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I woke up this morning with the soundtrack from The Skeleton Dance stuck in my head. What the hell? Still, it's an amazing example of early sound-sync animation, and one of my favourites. I remember the way the church bell rang scared me when I was a child, because it was almost sentient in its movements. Also, when the skeletons combine to frantically run back into the grave before dawn the shape they makes reminds me a little too much of the legend of the Nucklavee.

Strangely though, the sweeping motion the skeletons make with their heads in one place scared me the most, it was so eerie. But as an adult I look at it and think: "Well, that goes against all physics." It's one of the few times that watching something you watched as a child with a new adult perspective that lessens the effect, rather than enhancing it. Contrary though, I find Labyrinth, the original Star Trek and The Princess Bride much more amusing now than I did when I was young, because I see all new levels of meaning in them.

Yesterdays was delightfully eerie and haunted feeling, because a low skirt of grey clouds was rolling over the basin, occasionally weeping rain or misting snow. I wandered about on campus to enjoy the feeling --being inland the air is so dry and when it's wet like that I feel I'm back home-- so I was out for a few hours.

I went to the auditorium/theatre at the college, the NPA. It's rumoured to be haunted, and while some people avoid the area I like it there. Even those I have spoken to who are complete skeptics dislike the building and say that they feel uncomfortable. I went out onto the glossy, dimly lit stage and just stood there for along time, trying to feel anything strange --I didn't-- and looking out over the dark smear of the unlit seating area. Nothing looked back at me but the blank faces of the  red fold-down seats. I felt that I was trespassing a little, becuase the stage is open for singers to practice voice or musicians to practice their aim over an actual venue space. Technically I wasn't supposed to be there, though at most I would have gotten a raised eyebrow from the security staff.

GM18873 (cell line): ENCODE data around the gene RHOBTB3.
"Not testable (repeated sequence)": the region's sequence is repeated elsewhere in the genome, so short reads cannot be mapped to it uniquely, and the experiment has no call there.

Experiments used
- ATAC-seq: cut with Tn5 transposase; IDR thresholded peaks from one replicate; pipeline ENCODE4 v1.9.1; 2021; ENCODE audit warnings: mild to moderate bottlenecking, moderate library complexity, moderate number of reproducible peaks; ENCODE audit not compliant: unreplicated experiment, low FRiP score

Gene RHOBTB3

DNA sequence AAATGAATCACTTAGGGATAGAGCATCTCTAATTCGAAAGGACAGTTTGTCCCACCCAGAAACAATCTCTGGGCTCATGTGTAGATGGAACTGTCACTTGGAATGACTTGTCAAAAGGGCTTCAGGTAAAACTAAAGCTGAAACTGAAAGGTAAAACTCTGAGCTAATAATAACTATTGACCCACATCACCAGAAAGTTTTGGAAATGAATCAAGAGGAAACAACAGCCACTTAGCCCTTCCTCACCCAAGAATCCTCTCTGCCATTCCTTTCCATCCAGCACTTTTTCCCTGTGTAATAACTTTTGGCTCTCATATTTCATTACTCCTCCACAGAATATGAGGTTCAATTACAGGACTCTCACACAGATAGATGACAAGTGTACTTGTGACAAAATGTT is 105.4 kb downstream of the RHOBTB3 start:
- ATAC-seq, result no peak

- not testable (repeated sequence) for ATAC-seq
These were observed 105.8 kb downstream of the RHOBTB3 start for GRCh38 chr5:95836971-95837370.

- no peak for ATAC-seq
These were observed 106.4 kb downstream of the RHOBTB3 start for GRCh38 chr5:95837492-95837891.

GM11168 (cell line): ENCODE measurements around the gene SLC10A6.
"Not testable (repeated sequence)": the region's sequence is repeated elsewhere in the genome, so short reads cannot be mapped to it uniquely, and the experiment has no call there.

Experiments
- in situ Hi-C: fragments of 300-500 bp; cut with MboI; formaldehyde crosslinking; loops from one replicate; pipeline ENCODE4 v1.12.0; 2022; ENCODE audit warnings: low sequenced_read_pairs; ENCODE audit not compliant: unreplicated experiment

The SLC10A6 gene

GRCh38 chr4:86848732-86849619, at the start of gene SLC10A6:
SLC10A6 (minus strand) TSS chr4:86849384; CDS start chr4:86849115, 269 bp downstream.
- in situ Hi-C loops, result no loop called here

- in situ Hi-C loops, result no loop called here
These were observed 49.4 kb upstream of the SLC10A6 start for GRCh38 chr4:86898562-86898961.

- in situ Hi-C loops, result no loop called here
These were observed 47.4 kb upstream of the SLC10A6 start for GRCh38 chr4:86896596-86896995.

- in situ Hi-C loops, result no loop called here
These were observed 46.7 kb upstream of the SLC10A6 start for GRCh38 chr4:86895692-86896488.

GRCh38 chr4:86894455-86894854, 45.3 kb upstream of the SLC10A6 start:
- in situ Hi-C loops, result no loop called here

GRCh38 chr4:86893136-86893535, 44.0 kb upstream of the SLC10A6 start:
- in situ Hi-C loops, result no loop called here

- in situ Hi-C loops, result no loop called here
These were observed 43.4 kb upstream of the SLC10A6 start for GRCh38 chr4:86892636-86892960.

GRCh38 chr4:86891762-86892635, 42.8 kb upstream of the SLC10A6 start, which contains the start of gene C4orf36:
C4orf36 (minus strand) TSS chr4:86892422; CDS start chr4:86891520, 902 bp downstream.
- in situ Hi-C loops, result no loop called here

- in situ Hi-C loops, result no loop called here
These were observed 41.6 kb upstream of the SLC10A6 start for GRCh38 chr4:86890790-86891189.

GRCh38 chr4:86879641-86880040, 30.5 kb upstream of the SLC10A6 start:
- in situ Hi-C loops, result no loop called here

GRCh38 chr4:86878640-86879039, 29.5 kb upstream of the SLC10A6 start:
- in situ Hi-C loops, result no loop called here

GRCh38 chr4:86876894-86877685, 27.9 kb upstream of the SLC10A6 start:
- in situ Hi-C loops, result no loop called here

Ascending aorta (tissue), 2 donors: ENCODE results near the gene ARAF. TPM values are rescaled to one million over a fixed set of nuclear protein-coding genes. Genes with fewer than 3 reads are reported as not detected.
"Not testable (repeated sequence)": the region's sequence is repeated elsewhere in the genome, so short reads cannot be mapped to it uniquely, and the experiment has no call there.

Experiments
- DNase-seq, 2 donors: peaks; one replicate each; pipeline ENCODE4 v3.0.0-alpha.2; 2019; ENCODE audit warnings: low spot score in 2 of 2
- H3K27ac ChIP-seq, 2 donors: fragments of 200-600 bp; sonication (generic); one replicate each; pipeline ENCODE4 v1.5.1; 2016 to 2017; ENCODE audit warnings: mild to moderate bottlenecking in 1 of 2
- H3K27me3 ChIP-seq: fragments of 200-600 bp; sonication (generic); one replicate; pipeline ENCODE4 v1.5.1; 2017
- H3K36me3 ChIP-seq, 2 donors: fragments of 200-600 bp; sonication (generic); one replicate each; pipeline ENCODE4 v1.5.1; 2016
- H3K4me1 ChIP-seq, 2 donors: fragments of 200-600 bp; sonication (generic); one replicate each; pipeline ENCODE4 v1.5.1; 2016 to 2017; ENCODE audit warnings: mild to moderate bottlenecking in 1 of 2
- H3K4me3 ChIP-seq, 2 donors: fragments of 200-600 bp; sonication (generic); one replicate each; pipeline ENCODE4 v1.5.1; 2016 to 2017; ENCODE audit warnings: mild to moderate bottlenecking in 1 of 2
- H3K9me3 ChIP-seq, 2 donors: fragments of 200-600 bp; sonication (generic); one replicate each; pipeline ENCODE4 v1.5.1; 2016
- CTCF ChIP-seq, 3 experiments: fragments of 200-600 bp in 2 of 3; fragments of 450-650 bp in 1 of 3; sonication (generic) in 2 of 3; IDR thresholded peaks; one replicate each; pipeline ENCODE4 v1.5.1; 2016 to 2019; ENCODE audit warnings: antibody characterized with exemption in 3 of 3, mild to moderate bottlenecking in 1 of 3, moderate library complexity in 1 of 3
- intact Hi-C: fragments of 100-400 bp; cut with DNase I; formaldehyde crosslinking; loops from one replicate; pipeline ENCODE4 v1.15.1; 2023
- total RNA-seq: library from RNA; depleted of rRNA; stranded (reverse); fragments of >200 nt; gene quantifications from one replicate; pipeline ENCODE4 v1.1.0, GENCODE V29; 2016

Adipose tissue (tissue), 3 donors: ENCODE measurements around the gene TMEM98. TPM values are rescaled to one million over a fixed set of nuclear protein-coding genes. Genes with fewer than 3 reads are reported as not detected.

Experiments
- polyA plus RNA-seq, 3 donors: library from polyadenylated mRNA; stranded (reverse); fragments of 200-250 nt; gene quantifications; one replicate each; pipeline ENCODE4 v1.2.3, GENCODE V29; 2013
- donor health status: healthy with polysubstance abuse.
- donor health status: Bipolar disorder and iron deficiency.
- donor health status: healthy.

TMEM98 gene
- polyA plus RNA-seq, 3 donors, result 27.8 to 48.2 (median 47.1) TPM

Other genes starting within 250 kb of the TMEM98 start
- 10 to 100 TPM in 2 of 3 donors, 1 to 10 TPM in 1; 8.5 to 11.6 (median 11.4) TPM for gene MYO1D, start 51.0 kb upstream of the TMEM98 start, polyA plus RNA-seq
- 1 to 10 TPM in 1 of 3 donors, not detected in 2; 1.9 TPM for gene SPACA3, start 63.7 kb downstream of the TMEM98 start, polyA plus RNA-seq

Interestingly, I had my mental/emotional guards down to see if I could sense anything out of the norm. I was considering leaving when the hairs on the back of my neck pricked up. I knew it wasn't anything ghostly, but I left just the same, wanting to keep my harmless trespass a secret. Sure enough, just as I walked out the stage door a tour group of potential student parents and their guide were walking in from a place I could not have known they were coming from because of the sound-and-sight killing drapes on the fringes of the stage. One of the women gave me a snooty glance as I passed, so I gave her a grin in answer. They never knew I had been there.


Jack Rabbit Slim

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